[by Eric Zander]
We’re meant to be in the world,
not just by default, but according to His call.
Just before He was arrested, a few hours before the Cross, Jesus prayed this magnificent prayer (John 17) for his disciples, and also for us, “those who will believe in me through their message”. This is, in fact, the only time that he mentions us specifically. And we’re touched that his last thoughts before his ultimate sacrifice are for us, praying for our unity with God and with each other. But it’s also the only time when Jesus prays ‘negatively’. He insists on what he’s not praying for, as if to avoid any misunderstanding with the Father, as if he is highlighting the risks inherent in this unity which is nonetheless so vital.
“My prayer is not that you take them out of the world” (v.15). Jesus is fully conscious of the danger of our seeking this unity by cutting ourselves off from the world, by building a wall around us to protect us from the Enemy who governs this world. And we fall so easily into this trap. Our lives and our churches so often resemble fortified castles in which we take refuge. We’re aware of our responsibility to reach the lost with the Gospel and we attempt from time to time to make an incursion into enemy territory. But we’re not taken seriously and our impact on the world is often very limited. And society itself adds another barrier by relegating personal faith to the private sphere, and our community life to ecclesiastical structures which, though they may be officially recognised, are seen as disconnected from real life.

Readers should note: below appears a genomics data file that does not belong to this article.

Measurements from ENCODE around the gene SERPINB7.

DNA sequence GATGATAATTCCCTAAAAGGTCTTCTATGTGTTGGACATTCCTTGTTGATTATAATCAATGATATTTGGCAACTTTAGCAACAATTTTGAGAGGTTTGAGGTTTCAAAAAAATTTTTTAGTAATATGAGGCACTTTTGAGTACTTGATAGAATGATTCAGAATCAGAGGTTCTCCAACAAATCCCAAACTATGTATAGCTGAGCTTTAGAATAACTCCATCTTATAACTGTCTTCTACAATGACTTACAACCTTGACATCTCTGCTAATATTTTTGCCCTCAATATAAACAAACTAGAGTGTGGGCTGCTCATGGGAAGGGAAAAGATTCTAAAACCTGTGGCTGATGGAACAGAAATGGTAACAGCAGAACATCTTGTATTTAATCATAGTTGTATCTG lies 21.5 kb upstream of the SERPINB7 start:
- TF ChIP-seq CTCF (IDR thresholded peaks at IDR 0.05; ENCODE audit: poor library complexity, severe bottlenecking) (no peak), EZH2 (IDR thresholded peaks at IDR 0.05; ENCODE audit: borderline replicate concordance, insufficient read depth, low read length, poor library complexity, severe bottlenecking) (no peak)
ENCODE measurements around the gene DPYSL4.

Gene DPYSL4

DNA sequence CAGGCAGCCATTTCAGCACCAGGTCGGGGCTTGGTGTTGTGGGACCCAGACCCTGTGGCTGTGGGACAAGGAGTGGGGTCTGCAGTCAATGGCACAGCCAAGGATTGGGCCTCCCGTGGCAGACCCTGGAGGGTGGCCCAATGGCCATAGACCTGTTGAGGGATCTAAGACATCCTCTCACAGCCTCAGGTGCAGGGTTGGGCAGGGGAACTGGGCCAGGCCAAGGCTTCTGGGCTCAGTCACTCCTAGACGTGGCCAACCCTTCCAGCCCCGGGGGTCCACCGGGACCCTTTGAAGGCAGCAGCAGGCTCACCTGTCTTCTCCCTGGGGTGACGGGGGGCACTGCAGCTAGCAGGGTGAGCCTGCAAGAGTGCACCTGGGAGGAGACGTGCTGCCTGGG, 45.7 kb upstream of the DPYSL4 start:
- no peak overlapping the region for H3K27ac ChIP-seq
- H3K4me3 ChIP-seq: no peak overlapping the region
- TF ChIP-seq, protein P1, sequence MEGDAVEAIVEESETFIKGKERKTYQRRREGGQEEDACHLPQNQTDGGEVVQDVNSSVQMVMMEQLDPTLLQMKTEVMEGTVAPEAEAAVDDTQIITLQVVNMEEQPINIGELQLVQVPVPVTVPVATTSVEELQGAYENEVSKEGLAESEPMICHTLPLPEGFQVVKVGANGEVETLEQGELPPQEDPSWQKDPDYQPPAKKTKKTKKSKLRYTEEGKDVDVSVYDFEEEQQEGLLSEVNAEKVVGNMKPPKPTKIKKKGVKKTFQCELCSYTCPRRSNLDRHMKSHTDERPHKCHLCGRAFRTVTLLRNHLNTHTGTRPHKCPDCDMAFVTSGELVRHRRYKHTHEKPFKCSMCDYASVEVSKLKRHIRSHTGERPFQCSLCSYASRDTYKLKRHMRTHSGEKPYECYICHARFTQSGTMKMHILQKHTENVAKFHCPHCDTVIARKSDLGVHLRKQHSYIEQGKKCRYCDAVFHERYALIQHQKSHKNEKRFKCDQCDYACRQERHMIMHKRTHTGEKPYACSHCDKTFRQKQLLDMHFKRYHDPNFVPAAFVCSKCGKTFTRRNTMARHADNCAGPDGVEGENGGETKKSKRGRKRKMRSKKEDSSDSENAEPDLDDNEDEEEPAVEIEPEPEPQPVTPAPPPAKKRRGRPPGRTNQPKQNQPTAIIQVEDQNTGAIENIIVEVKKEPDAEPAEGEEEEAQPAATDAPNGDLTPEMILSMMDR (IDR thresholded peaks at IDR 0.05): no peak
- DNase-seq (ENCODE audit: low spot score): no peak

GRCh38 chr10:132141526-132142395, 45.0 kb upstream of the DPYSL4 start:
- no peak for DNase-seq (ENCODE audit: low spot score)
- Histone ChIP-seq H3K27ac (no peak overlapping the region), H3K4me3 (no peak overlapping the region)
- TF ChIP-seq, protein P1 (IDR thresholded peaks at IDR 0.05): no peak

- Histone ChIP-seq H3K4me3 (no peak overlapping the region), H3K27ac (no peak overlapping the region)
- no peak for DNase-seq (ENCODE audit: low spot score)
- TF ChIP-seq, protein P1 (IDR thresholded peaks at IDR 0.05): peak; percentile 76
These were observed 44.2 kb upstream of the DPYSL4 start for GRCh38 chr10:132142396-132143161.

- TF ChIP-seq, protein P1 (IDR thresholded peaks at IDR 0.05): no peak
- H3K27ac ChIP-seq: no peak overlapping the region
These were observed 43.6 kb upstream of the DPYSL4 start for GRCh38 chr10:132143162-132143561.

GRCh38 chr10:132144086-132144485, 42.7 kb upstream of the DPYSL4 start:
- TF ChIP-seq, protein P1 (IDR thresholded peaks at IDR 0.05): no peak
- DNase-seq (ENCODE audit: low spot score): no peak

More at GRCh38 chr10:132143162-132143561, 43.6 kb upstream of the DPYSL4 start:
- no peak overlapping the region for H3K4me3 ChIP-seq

However, if Jesus reminds us in his famous prayer that we don’t belong to the world (v.14 and 16), he underlines that we’re here on purpose, not just by default, but according to his call: “As you sent me into the world, I have sent them into the world.” (v.18). Like salt that penetrates and adds savour, on condition that it comes out of the salt-cellar, Jesus calls us to integrate into this world in order to let it taste the flavour of the Gospel. Following the example of Jesus, the Word made flesh, the Light coming into the darkness of the world, we must also ‘let our light shine before men, that they may see our good deeds and praise our Father in heaven.’ (Matt. 5 v.16).
Instead of inviting those who are outside to scale the impossibly high walls of our churches, let us go out and re-integrate into society around us, showing God’s love by our good deeds. Just as Jesus came to us, let us go to them, and become part of their world. Then we will make our Gospel believable. Then our words will resonate and make sense.